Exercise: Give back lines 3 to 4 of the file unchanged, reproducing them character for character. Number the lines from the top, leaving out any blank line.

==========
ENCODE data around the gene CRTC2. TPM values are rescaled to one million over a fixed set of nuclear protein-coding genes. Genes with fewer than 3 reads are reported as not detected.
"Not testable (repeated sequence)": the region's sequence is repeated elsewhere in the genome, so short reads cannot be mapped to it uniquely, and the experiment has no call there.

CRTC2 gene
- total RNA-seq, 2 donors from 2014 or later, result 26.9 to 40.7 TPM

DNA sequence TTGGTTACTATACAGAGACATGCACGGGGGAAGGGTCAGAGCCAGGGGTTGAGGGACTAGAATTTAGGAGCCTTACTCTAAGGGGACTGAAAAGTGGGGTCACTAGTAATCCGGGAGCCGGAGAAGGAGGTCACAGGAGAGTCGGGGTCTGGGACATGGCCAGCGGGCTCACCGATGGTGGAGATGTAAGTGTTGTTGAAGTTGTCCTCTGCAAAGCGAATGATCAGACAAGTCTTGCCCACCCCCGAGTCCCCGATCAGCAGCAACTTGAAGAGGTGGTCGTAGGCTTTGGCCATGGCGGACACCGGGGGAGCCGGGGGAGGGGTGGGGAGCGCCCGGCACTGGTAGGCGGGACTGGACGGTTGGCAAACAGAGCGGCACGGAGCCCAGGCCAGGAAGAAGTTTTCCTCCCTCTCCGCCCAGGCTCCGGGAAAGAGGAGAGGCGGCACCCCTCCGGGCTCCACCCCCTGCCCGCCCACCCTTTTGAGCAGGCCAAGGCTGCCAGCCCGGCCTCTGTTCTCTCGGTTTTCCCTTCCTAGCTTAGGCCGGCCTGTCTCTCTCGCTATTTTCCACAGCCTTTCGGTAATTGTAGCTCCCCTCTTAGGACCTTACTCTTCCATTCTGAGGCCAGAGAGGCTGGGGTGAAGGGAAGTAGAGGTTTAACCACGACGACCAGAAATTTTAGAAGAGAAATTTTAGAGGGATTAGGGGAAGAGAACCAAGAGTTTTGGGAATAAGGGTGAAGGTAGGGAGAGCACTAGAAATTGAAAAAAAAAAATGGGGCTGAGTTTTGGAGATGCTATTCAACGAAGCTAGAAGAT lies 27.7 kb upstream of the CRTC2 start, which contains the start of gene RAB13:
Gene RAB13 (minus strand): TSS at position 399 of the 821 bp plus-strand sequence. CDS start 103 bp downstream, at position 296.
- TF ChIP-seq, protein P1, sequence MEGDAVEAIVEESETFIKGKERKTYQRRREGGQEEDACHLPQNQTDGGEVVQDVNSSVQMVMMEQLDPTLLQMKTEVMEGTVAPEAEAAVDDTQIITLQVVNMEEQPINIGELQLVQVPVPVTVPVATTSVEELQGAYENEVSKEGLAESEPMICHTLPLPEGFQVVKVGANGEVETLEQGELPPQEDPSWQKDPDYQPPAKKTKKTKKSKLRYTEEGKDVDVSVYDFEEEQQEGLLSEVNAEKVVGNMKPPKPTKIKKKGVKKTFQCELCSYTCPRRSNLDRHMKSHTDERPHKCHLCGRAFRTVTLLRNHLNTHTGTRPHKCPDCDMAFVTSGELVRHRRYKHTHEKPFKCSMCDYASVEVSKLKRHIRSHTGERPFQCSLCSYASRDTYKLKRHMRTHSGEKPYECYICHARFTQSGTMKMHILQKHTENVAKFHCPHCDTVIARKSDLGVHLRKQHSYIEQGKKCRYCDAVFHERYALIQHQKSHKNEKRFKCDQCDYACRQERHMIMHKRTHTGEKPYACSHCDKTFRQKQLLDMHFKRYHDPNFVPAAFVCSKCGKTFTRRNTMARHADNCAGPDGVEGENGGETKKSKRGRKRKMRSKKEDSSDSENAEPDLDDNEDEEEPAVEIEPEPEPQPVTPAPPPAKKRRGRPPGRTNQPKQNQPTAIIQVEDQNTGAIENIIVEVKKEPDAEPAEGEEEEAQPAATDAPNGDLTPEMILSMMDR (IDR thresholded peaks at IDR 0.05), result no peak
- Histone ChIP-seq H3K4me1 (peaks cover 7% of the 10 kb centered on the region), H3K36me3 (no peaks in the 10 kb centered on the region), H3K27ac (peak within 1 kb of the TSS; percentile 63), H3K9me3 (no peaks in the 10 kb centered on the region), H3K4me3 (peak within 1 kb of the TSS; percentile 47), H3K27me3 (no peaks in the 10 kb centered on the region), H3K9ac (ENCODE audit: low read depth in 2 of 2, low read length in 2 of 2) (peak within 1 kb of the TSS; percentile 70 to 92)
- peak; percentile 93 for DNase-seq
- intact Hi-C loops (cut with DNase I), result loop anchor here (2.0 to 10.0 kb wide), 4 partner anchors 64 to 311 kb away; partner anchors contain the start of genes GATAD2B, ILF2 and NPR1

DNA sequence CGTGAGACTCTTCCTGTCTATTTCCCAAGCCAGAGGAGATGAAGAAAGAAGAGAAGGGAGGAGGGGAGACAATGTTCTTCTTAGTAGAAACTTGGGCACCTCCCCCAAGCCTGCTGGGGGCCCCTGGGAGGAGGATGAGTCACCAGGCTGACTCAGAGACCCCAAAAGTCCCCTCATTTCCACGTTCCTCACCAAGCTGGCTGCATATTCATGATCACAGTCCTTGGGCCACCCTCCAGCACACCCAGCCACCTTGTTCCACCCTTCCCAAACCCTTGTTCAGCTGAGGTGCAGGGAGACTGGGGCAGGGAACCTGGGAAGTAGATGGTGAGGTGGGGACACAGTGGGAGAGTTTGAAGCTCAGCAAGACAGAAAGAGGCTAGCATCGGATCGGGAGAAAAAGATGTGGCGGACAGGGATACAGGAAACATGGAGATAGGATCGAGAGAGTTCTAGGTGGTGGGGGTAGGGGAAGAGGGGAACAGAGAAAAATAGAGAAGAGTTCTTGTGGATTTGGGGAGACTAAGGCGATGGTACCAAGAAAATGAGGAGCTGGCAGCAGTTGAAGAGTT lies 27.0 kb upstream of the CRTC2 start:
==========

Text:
CRTC2 gene
- total RNA-seq, 2 donors from 2014 or later, result 26.9 to 40.7 TPM